The impact of orbital sampling, monthly averaging and vertical resolution on climate chemistry model evaluation with satellite observations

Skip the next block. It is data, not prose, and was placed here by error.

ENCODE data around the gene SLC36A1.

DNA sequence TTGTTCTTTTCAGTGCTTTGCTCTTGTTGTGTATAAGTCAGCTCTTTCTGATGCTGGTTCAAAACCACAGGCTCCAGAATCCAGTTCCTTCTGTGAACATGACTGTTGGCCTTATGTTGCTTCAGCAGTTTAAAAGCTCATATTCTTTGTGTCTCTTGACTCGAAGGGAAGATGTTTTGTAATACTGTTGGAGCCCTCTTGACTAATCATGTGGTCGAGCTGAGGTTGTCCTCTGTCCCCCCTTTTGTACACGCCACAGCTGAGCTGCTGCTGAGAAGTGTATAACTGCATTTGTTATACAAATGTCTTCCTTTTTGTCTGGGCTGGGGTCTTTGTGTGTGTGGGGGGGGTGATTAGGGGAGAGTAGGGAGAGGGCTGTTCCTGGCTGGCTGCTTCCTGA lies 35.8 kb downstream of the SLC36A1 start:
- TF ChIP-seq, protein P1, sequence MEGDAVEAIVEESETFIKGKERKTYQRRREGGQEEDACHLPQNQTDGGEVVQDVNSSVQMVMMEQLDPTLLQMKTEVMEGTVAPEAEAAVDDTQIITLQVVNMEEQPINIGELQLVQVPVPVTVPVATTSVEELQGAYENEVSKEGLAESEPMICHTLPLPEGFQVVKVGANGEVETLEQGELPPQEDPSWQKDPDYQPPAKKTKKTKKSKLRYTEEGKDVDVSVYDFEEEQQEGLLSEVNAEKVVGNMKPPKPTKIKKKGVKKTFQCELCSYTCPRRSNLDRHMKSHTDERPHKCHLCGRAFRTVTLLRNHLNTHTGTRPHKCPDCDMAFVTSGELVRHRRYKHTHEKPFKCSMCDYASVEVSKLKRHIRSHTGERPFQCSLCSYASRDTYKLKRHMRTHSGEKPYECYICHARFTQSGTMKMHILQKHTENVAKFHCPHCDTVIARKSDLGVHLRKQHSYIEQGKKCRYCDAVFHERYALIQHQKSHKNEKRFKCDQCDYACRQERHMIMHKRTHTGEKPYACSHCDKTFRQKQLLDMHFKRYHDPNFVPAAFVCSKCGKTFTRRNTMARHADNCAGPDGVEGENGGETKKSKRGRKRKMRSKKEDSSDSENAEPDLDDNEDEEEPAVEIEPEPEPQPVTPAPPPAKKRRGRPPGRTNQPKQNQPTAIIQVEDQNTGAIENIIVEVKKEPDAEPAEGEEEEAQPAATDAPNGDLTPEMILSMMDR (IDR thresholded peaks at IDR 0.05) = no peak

Ensemble climate model simulations used for the Intergovernmental Panel on Climate Change (IPCC) assessments have become important tools for exploring the response of the Earth System to changes in anthropogenic and natural forcings. The systematic evaluation of these models through global satellite observations is a critical step in assessing the uncertainty of climate change projections. This paper presents the technical steps required for using nadir sun-synchronous infrared satellite observations for multi-model evaluation and the uncertainties associated with each step. This is motivated by need to use satellite observations to evaluate climate models. We quantified the implications of the effect of satellite orbit and spatial coverage, the effect of variations in vertical sensitivity as quantified by the observation operator and the impact of averaging the operators for use with monthly-mean model output. We calculated these biases in ozone, carbon monoxide, atmospheric temperature and water vapour by using the output from two global chemistry climate models (ECHAM5-MOZ and GISS-PUCCINI) and the observations from the Tropospheric Emission Spectrometer (TES) instrument on board the NASA-Aura satellite from January 2005 to December 2008. The results show that sampling and monthly averaging of the observation operators produce zonal-mean biases of less than ±3 % for ozone and carbon monoxide throughout the entire troposphere in both models. Water vapour sampling zonal-mean biases were also within the insignificant range of ±3 % (that is ±0.14 g kg-1) in both models. Sampling led to a temperature zonal-mean bias of ±0.3 K over the tropical and mid-latitudes in both models, and up to -1.4 K over the boundary layer in the higher latitudes. Using the monthly average of temperature and water vapour operators lead to large biases over the boundary layer in the southern-hemispheric higher latitudes and in the upper troposphere, respectively. Up to 8 % bias was calculated in the upper troposphere water vapour due to monthly-mean operators, which may impact the detection of water vapour feedback in response to global warming. Our results reveal the importance of using the averaging kernel and the a priori profiles to account for the limited vertical resolution and clouds of a nadir observation during model application. Neglecting the observation operators resulted in large biases, which are more than 60 % for ozone, ±30 % for carbon monoxide, and range between -1.5 K and 5 K for atmospheric temperature, and between -60 % and 100 % for water vapour.